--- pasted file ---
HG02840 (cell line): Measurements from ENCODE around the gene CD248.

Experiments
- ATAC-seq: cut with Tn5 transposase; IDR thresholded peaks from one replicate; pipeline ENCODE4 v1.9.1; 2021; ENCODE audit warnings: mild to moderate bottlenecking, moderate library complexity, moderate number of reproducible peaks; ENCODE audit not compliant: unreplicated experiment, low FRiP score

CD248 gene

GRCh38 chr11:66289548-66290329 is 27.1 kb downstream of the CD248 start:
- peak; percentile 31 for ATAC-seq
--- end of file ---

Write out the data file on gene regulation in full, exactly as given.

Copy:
HG02840 (cell line): Measurements from ENCODE around the gene CD248.

Experiments
- ATAC-seq: cut with Tn5 transposase; IDR thresholded peaks from one replicate; pipeline ENCODE4 v1.9.1; 2021; ENCODE audit warnings: mild to moderate bottlenecking, moderate library complexity, moderate number of reproducible peaks; ENCODE audit not compliant: unreplicated experiment, low FRiP score

CD248 gene

GRCh38 chr11:66289548-66290329 is 27.1 kb downstream of the CD248 start:
- peak; percentile 31 for ATAC-seq